Somehow, I thought Game Night was a horror comedy before I saw it. It’s not. Quite frankly, I don’t know exactly how to classify this film. It’s kinda like 1985’s Clue… except it’s nothing like Clue. You could call it an action comedy, but that doesn’t feel exactly right, either. It’s certainly not a slapstick comedy, the writing is actually razor sharp. There are slight moments of a romantic comedy, but it’s not a romantic comedy, either. It’s just a quirky film that defies exact classification. Classification aside, it’s a great film.
The movie starts out with two competitive trivia players Annie (Rachel McAdams) and Max (Jason Bateman), who meet and fall in love. They are obsessed with their weekly game night with their friends and the group meets each week at their home. When Max’s wealthy and super-successful brother, Brooks (Kyle Chandler), comes to town, he invites the entire crew over to his rented mansion for the ultimate game night. Brooks, however, gets kidnapped by real killers and no one knows that is what is actually going on. The movie, at this point, is a game within a game and you are never quite sure what is going to happen next. The continually added layers make the film more interesting, as the story progresses and the plot begins to expand.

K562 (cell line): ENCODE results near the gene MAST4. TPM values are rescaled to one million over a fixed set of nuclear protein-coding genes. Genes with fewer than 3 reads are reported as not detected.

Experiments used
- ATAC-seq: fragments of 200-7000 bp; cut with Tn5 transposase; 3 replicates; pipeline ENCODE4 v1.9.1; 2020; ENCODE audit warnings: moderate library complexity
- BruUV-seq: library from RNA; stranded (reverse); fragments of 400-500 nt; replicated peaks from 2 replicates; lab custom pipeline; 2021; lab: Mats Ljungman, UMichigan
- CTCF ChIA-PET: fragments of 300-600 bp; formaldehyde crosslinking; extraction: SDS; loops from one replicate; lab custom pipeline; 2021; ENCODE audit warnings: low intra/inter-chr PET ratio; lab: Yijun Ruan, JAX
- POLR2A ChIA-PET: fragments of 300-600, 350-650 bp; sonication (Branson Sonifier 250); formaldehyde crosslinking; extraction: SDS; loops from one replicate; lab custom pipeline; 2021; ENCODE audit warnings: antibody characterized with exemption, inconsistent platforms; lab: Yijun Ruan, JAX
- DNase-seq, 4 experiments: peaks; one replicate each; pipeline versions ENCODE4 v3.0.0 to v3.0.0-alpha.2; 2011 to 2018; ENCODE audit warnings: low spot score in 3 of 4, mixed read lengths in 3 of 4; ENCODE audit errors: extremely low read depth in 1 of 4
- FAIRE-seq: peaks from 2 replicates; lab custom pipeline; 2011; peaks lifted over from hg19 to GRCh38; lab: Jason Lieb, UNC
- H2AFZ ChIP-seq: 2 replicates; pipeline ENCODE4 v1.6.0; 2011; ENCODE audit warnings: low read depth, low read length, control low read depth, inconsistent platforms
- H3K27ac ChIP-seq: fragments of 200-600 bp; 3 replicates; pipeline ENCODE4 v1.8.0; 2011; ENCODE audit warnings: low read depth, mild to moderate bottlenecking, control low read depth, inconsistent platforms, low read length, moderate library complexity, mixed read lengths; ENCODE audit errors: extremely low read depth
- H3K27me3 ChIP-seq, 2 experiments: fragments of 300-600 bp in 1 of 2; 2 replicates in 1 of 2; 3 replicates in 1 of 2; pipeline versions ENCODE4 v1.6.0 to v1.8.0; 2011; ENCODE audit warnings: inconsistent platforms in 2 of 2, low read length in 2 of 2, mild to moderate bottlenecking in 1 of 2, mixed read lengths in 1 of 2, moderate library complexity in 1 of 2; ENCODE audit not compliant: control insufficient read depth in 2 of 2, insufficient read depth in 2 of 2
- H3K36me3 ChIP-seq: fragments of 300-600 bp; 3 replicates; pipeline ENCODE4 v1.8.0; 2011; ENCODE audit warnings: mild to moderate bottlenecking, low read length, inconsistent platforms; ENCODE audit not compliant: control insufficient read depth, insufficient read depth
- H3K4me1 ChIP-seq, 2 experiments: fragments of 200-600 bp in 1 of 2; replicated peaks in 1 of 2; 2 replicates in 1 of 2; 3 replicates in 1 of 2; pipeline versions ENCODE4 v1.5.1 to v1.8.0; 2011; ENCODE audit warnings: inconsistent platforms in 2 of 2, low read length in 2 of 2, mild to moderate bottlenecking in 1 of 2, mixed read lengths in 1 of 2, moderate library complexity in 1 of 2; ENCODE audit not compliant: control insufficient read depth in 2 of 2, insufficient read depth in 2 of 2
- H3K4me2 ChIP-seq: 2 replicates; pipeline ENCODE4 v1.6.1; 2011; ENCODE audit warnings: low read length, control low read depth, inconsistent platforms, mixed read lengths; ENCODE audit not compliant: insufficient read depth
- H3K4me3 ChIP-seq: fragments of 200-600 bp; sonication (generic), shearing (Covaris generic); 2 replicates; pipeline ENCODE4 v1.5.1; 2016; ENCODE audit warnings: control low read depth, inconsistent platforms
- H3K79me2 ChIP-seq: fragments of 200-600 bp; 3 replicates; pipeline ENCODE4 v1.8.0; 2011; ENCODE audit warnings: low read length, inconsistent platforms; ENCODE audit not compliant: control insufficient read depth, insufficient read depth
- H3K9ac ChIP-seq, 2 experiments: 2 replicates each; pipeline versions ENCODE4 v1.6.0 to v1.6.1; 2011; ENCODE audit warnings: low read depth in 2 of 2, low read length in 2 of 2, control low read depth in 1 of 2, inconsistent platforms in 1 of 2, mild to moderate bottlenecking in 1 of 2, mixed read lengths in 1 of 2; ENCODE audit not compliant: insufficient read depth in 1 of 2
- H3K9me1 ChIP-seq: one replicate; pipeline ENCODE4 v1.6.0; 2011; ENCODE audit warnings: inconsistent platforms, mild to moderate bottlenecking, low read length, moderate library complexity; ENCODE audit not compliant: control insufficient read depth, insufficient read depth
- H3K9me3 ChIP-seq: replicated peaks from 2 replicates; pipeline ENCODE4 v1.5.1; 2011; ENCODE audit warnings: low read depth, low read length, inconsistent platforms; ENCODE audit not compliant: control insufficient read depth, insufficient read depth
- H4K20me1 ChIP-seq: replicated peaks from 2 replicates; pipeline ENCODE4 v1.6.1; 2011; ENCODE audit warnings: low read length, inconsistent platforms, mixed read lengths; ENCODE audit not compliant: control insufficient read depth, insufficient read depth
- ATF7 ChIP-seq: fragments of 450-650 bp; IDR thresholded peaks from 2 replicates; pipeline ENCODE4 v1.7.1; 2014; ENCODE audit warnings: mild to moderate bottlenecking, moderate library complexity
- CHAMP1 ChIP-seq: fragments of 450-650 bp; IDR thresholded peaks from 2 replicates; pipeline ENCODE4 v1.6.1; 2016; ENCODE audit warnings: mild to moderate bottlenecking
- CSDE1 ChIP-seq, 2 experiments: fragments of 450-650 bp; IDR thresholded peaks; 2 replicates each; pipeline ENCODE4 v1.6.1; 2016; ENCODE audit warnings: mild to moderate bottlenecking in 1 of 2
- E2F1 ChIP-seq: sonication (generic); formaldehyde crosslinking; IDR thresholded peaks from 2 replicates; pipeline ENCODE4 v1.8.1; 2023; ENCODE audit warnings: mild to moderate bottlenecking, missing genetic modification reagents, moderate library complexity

The movie has a great look to it, bringing back the dark, ambient lighting reminiscent of an ’80s action film. It’s interesting because so often, comedy films have a haphazard, thrown-together look, but not Game Night. It’s very clear that the directors cared about this film, and that’s refreshing. The film is well cast. Not one actor drags the film down. Particularly genius was Jesse Plemons, as the creepy next-door neighbor cop, who wants to join the group for game night, but always gets denied. Plemons is so perfect in the film that I need a sequel to the movie, focused on him. The one thing the film could have used more of is the over-the-top character to give the film more memorable moments. Plemons shines in every role he is given and it leaves me wondering why he isn’t landing more leading man roles yet. Billy Magnussen was also a pleasure to watch on screen as a lovable, yet shallow smart-dumb blonde. His constant insistence in the film that there is indeed a rich man’s Fight Club is one of the better running gags in the film.
Game Night isn’t the funniest comedy you will ever see, but it’s one of the best I’ve seen in quite some time. It’s well written, acted and shot. The film’s plot is fresh and unique. It’s a pretty good choice for date night. The film isn’t over-the-top funny, but never fails to be a well-made, fun film. I give Game Night four out of five stars for its fresh take on dark comedy and having the good sense to cast Jesse Plemons. Game Night will be released on Feburary 23rd, check your local listings for times.